Even with the so-called Khrushchev Thaw, it’s pretty amazing that Commissar even got made and perhaps even more astounding that it made it to the viewer all these years later. Some of that might be because it originated from Russian Civil War literature and anything else we can attribute to luck.
It is, as it titles suggests, about a commissar: an official of the Communist party, but this one seems special. First of all, she’s a woman which in itself is an interesting piece of commentary, but perhaps more so is the transformation she goes through.
From the outset, she is what we conjure up in our minds. Brutal, tough as nails, masculinized and mechanized by the collectivist agenda of the party. She’s the perfect comrade cog in the communist machine. Except then she receives the startling news that she is pregnant, and she must seek refuge in the home of a nearby Jewish clan. They are forced to quarter her, serving the greater good. She’s aloof to the whole idea and their diminutive patriarch puts up a fuss.
You see, he already has five children, a wife, and a mother to look after. He can’t afford to have this unwanted extra baggage, and she’s no friend of theirs. In this sense, the film feels reminiscent of Melville’s Silence de la mer. However, Commissar evolves into its own creature, just as all parties involved change over time. Yefim and his wife make their guest comfortable the best they know how and following the pregnancy they take good care of her.
Seeing her with a newborn is an altogether strange and foreign image, and with the cult of motherhood, the commissar’s whole demeanor shifts. She looks on at this family with contented eyes and stares back at her former life with some reluctance. It seems impossible to traverse the same paths she once did.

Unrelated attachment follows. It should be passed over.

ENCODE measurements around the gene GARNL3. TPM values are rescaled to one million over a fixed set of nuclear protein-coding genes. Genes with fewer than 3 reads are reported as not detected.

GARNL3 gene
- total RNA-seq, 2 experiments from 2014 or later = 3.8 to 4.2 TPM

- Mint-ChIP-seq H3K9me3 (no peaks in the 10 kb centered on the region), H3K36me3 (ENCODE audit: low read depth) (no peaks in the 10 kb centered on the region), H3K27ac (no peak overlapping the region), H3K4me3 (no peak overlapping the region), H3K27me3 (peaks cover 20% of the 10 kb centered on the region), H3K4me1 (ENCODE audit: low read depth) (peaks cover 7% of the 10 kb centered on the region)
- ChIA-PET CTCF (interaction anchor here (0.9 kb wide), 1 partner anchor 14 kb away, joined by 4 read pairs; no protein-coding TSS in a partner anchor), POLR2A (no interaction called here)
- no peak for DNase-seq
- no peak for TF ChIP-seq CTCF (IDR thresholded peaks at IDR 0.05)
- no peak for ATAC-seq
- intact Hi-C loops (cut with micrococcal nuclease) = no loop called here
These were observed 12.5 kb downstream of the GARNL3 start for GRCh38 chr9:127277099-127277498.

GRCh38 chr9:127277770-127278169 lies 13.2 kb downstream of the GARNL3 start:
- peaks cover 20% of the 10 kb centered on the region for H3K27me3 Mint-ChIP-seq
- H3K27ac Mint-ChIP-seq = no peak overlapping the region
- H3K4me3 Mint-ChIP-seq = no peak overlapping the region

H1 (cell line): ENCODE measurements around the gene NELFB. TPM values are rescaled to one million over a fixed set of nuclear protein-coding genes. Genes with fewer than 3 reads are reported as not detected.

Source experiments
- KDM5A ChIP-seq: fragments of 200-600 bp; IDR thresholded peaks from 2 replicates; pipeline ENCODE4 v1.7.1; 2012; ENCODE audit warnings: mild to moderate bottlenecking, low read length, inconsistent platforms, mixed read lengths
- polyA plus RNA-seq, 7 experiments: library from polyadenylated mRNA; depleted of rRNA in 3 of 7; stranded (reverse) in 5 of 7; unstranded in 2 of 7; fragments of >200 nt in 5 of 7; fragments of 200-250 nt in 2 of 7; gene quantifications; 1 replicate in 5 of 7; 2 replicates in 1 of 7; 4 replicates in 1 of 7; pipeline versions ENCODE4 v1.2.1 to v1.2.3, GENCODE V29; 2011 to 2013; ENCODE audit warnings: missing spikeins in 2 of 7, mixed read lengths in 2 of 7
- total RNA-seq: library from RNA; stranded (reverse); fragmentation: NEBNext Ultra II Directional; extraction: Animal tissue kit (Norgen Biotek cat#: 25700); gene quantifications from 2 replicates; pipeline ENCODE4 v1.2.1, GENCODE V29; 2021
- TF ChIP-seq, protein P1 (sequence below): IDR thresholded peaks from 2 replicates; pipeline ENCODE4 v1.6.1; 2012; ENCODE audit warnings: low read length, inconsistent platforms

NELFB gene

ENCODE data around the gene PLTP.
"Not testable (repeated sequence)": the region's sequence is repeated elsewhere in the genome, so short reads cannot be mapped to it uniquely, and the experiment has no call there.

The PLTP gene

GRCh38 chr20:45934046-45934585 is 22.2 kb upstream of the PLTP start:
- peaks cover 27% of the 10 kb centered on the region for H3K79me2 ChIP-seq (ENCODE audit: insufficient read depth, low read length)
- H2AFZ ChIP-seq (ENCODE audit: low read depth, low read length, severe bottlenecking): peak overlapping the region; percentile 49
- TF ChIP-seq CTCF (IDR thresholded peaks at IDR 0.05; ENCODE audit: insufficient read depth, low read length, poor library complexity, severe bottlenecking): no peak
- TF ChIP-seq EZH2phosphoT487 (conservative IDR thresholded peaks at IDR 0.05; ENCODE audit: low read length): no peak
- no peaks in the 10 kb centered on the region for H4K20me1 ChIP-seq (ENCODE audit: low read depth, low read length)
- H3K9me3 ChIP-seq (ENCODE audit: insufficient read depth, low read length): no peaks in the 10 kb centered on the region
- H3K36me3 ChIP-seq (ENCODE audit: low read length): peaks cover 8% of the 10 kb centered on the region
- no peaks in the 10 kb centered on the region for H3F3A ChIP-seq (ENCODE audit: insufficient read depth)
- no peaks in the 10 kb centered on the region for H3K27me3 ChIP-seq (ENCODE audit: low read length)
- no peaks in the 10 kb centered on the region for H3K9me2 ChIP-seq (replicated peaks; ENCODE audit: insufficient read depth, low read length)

Perhaps most frightening are the images that are interwoven into the plot. They are disorienting, paranoia-filled, listless dreams that swoop in during pregnancy and restless hours of sleep. In the present, there are the children playing their militant games, terrorizing their sister, a sad reflection of the things going on outside of their own homes. There are constant contributions and pogroms always hanging over God’s people.
Whether it’s a hopeful fairy tales or a truth which you are willing to die for, the film paints a fairly bleak picture of what it means to live life. Our commissar is wholly disillusioned and the shadows of the Holocaust hang over the narrative because they lurk in the near future, not the past.
Director Aleksandr Askoldov’s favors a fluid camera that nevertheless feels unrefined more times than not in its blunt and most certainly chaotic movements throughout the frame. It’s as if it’s not confident keeping still — needing to prove its mobility in all circumstances. Still, the film boasts a lasting power that feels counter-cultural. This is not the film we expect coming out of the USSR circa 1967. These characters feel conflicted, their story feels sobering at best. It also offers up a strangely haunting dance sequence like no other, but then again this is far from an ordinary film. The director would soon be fired, expelled from the party, and exiled. The KGB would lock his film away and throw away the key for 20 years. He undoubtedly struck a cord — then and now.